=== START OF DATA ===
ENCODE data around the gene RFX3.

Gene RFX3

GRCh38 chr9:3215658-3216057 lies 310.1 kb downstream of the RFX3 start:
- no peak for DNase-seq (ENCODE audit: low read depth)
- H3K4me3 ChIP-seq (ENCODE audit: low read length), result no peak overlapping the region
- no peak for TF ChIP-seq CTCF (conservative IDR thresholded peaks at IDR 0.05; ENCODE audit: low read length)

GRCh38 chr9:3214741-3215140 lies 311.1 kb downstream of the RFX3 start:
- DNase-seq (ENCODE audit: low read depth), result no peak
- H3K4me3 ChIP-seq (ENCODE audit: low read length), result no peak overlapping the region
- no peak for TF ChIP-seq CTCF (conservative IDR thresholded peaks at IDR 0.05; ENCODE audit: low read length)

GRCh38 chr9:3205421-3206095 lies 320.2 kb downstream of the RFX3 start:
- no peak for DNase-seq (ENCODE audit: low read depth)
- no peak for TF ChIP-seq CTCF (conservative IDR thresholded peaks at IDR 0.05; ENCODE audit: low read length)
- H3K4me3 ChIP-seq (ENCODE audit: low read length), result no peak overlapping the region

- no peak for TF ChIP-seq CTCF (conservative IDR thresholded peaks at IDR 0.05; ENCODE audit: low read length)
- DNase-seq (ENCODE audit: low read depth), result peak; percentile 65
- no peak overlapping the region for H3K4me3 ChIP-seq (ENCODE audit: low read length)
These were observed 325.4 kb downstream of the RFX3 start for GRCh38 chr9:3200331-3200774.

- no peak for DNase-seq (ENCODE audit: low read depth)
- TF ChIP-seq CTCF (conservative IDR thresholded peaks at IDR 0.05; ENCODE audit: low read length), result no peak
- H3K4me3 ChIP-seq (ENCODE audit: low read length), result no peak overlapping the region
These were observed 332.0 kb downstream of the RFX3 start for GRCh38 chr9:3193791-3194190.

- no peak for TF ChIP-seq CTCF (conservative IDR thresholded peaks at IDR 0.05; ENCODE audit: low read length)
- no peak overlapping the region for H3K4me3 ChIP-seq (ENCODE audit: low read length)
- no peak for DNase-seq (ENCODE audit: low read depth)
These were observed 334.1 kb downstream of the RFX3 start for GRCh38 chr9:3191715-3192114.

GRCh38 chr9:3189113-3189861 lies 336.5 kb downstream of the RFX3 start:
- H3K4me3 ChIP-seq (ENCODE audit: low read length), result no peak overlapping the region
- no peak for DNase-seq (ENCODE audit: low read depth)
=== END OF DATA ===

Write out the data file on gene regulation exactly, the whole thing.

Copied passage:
ENCODE data around the gene RFX3.

Gene RFX3

GRCh38 chr9:3215658-3216057 lies 310.1 kb downstream of the RFX3 start:
- no peak for DNase-seq (ENCODE audit: low read depth)
- H3K4me3 ChIP-seq (ENCODE audit: low read length), result no peak overlapping the region
- no peak for TF ChIP-seq CTCF (conservative IDR thresholded peaks at IDR 0.05; ENCODE audit: low read length)

GRCh38 chr9:3214741-3215140 lies 311.1 kb downstream of the RFX3 start:
- DNase-seq (ENCODE audit: low read depth), result no peak
- H3K4me3 ChIP-seq (ENCODE audit: low read length), result no peak overlapping the region
- no peak for TF ChIP-seq CTCF (conservative IDR thresholded peaks at IDR 0.05; ENCODE audit: low read length)

GRCh38 chr9:3205421-3206095 lies 320.2 kb downstream of the RFX3 start:
- no peak for DNase-seq (ENCODE audit: low read depth)
- no peak for TF ChIP-seq CTCF (conservative IDR thresholded peaks at IDR 0.05; ENCODE audit: low read length)
- H3K4me3 ChIP-seq (ENCODE audit: low read length), result no peak overlapping the region

- no peak for TF ChIP-seq CTCF (conservative IDR thresholded peaks at IDR 0.05; ENCODE audit: low read length)
- DNase-seq (ENCODE audit: low read depth), result peak; percentile 65
- no peak overlapping the region for H3K4me3 ChIP-seq (ENCODE audit: low read length)
These were observed 325.4 kb downstream of the RFX3 start for GRCh38 chr9:3200331-3200774.

- no peak for DNase-seq (ENCODE audit: low read depth)
- TF ChIP-seq CTCF (conservative IDR thresholded peaks at IDR 0.05; ENCODE audit: low read length), result no peak
- H3K4me3 ChIP-seq (ENCODE audit: low read length), result no peak overlapping the region
These were observed 332.0 kb downstream of the RFX3 start for GRCh38 chr9:3193791-3194190.

- no peak for TF ChIP-seq CTCF (conservative IDR thresholded peaks at IDR 0.05; ENCODE audit: low read length)
- no peak overlapping the region for H3K4me3 ChIP-seq (ENCODE audit: low read length)
- no peak for DNase-seq (ENCODE audit: low read depth)
These were observed 334.1 kb downstream of the RFX3 start for GRCh38 chr9:3191715-3192114.

GRCh38 chr9:3189113-3189861 lies 336.5 kb downstream of the RFX3 start:
- H3K4me3 ChIP-seq (ENCODE audit: low read length), result no peak overlapping the region
- no peak for DNase-seq (ENCODE audit: low read depth)